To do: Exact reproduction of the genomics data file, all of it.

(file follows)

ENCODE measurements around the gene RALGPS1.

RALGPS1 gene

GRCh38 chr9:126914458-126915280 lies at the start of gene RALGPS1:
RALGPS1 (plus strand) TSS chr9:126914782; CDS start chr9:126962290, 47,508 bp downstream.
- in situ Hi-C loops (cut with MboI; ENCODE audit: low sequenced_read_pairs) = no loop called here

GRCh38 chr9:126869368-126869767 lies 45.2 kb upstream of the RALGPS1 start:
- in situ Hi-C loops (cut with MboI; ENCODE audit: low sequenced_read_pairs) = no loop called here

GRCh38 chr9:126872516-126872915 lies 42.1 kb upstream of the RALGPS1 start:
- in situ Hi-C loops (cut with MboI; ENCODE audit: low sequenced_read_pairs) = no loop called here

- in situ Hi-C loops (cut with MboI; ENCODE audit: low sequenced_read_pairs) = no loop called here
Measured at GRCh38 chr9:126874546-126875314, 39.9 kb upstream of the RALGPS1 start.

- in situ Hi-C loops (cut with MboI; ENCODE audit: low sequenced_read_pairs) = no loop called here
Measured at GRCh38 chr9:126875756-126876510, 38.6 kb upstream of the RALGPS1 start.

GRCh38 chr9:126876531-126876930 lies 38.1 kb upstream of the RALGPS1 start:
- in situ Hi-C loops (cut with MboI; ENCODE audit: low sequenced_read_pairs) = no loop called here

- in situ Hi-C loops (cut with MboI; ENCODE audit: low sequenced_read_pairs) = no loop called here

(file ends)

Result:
ENCODE measurements around the gene RALGPS1.

RALGPS1 gene

GRCh38 chr9:126914458-126915280 lies at the start of gene RALGPS1:
RALGPS1 (plus strand) TSS chr9:126914782; CDS start chr9:126962290, 47,508 bp downstream.
- in situ Hi-C loops (cut with MboI; ENCODE audit: low sequenced_read_pairs) = no loop called here

GRCh38 chr9:126869368-126869767 lies 45.2 kb upstream of the RALGPS1 start:
- in situ Hi-C loops (cut with MboI; ENCODE audit: low sequenced_read_pairs) = no loop called here

GRCh38 chr9:126872516-126872915 lies 42.1 kb upstream of the RALGPS1 start:
- in situ Hi-C loops (cut with MboI; ENCODE audit: low sequenced_read_pairs) = no loop called here

- in situ Hi-C loops (cut with MboI; ENCODE audit: low sequenced_read_pairs) = no loop called here
Measured at GRCh38 chr9:126874546-126875314, 39.9 kb upstream of the RALGPS1 start.

- in situ Hi-C loops (cut with MboI; ENCODE audit: low sequenced_read_pairs) = no loop called here
Measured at GRCh38 chr9:126875756-126876510, 38.6 kb upstream of the RALGPS1 start.

GRCh38 chr9:126876531-126876930 lies 38.1 kb upstream of the RALGPS1 start:
- in situ Hi-C loops (cut with MboI; ENCODE audit: low sequenced_read_pairs) = no loop called here

- in situ Hi-C loops (cut with MboI; ENCODE audit: low sequenced_read_pairs) = no loop called here